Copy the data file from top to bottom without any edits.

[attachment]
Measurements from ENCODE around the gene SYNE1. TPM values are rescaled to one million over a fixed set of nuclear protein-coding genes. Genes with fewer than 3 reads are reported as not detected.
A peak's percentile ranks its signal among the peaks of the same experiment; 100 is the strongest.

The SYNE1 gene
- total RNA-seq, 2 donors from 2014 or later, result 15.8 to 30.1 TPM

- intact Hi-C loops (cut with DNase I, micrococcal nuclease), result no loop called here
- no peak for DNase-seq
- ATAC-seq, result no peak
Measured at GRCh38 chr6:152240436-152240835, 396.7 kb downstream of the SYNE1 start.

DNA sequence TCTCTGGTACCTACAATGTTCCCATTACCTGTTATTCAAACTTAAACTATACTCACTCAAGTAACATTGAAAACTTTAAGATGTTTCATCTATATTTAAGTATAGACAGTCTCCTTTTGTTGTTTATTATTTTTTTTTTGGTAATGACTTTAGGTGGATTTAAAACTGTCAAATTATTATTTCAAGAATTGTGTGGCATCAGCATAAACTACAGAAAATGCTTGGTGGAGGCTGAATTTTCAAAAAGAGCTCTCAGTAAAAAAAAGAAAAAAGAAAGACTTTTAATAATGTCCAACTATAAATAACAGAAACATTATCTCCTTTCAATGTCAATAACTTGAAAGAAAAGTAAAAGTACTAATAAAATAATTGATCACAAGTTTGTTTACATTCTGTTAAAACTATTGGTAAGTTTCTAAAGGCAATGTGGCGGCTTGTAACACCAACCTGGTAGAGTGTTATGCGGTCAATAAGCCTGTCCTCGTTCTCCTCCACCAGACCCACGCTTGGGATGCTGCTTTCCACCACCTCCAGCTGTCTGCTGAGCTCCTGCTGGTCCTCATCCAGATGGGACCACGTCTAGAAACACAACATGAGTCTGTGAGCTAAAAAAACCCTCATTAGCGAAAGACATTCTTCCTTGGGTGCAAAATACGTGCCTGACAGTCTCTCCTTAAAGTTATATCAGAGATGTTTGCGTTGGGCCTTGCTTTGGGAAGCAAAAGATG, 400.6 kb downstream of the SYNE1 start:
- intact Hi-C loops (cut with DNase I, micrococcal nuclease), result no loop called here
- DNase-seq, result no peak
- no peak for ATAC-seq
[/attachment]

Measurements from ENCODE around the gene SYNE1. TPM values are rescaled to one million over a fixed set of nuclear protein-coding genes. Genes with fewer than 3 reads are reported as not detected.
A peak's percentile ranks its signal among the peaks of the same experiment; 100 is the strongest.

The SYNE1 gene
- total RNA-seq, 2 donors from 2014 or later, result 15.8 to 30.1 TPM

- intact Hi-C loops (cut with DNase I, micrococcal nuclease), result no loop called here
- no peak for DNase-seq
- ATAC-seq, result no peak
Measured at GRCh38 chr6:152240436-152240835, 396.7 kb downstream of the SYNE1 start.

DNA sequence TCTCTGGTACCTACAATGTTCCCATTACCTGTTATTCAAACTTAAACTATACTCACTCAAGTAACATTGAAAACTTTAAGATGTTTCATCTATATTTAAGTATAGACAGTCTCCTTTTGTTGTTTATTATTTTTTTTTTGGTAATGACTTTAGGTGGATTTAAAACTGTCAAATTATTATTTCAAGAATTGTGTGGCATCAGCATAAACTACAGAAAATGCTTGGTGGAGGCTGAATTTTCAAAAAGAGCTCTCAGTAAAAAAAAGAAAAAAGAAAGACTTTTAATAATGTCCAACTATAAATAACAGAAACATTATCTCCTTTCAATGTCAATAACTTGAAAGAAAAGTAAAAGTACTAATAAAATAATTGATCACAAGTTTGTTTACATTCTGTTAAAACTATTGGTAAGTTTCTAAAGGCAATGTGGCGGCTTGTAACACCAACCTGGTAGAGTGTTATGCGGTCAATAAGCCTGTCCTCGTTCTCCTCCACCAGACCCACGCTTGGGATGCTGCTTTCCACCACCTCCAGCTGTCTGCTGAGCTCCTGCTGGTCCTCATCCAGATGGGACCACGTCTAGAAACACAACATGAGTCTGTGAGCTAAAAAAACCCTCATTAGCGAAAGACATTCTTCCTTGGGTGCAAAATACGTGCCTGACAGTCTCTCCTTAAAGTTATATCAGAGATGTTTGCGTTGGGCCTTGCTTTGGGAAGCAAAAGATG, 400.6 kb downstream of the SYNE1 start:
- intact Hi-C loops (cut with DNase I, micrococcal nuclease), result no loop called here
- DNase-seq, result no peak
- no peak for ATAC-seq